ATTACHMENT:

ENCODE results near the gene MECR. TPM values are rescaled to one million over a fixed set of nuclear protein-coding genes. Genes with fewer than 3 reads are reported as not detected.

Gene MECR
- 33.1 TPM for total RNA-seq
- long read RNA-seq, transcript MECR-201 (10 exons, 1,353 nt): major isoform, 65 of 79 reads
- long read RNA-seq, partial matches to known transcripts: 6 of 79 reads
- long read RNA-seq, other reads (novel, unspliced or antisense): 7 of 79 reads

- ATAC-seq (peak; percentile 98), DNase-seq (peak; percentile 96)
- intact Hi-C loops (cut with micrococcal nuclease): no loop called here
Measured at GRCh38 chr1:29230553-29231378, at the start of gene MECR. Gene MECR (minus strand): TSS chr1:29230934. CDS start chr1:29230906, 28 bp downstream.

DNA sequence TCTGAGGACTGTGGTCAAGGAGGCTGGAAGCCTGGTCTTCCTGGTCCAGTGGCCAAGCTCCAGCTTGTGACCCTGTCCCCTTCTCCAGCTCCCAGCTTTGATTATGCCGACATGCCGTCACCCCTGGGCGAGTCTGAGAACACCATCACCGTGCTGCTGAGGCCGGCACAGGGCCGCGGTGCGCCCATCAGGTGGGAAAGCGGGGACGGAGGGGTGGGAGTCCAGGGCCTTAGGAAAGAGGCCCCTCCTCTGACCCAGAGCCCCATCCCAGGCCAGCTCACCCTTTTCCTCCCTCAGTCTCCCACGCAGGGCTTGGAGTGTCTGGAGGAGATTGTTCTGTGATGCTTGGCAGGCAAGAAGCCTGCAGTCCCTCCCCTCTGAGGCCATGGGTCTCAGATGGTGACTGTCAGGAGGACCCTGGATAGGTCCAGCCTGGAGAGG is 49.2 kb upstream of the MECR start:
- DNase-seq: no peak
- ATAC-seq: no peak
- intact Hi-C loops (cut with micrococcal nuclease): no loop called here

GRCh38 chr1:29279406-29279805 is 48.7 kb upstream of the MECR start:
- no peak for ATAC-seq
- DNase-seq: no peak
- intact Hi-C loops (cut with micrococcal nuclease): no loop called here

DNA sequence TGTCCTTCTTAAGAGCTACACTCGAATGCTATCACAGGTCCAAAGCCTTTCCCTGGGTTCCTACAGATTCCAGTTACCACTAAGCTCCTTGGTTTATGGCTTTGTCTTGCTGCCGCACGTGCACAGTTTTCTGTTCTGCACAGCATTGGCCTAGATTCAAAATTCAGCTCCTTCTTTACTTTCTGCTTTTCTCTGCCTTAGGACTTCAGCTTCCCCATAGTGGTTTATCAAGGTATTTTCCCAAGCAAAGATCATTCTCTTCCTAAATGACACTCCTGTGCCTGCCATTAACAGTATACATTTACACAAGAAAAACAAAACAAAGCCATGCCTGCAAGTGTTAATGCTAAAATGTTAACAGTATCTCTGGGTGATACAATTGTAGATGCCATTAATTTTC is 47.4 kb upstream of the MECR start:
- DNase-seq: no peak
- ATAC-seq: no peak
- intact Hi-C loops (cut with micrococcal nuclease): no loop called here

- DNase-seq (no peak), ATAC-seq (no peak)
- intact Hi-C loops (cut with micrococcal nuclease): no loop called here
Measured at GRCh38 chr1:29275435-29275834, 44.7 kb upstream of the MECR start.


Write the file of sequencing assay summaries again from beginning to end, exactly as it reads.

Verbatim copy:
ENCODE results near the gene MECR. TPM values are rescaled to one million over a fixed set of nuclear protein-coding genes. Genes with fewer than 3 reads are reported as not detected.

Gene MECR
- 33.1 TPM for total RNA-seq
- long read RNA-seq, transcript MECR-201 (10 exons, 1,353 nt): major isoform, 65 of 79 reads
- long read RNA-seq, partial matches to known transcripts: 6 of 79 reads
- long read RNA-seq, other reads (novel, unspliced or antisense): 7 of 79 reads

- ATAC-seq (peak; percentile 98), DNase-seq (peak; percentile 96)
- intact Hi-C loops (cut with micrococcal nuclease): no loop called here
Measured at GRCh38 chr1:29230553-29231378, at the start of gene MECR. Gene MECR (minus strand): TSS chr1:29230934. CDS start chr1:29230906, 28 bp downstream.

DNA sequence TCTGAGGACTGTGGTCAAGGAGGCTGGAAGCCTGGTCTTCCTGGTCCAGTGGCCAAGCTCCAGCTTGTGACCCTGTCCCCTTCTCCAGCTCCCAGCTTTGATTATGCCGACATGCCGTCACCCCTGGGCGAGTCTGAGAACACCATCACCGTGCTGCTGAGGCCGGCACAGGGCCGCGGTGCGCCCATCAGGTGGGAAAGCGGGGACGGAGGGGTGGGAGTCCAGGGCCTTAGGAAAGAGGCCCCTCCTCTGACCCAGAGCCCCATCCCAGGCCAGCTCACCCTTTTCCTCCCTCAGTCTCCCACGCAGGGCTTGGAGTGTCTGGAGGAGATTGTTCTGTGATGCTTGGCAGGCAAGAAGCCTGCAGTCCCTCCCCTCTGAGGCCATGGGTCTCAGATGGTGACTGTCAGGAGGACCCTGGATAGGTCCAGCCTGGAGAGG is 49.2 kb upstream of the MECR start:
- DNase-seq: no peak
- ATAC-seq: no peak
- intact Hi-C loops (cut with micrococcal nuclease): no loop called here

GRCh38 chr1:29279406-29279805 is 48.7 kb upstream of the MECR start:
- no peak for ATAC-seq
- DNase-seq: no peak
- intact Hi-C loops (cut with micrococcal nuclease): no loop called here

DNA sequence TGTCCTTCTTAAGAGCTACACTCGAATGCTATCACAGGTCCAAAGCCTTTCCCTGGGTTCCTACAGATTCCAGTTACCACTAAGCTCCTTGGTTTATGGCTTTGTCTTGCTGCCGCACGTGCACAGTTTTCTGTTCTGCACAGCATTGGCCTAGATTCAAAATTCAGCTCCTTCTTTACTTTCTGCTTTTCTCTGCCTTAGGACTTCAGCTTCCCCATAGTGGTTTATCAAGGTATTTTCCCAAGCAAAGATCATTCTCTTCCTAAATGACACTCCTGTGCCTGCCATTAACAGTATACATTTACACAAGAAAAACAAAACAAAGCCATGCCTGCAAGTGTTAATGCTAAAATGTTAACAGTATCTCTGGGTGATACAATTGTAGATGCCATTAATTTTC is 47.4 kb upstream of the MECR start:
- DNase-seq: no peak
- ATAC-seq: no peak
- intact Hi-C loops (cut with micrococcal nuclease): no loop called here

- DNase-seq (no peak), ATAC-seq (no peak)
- intact Hi-C loops (cut with micrococcal nuclease): no loop called here
Measured at GRCh38 chr1:29275435-29275834, 44.7 kb upstream of the MECR start.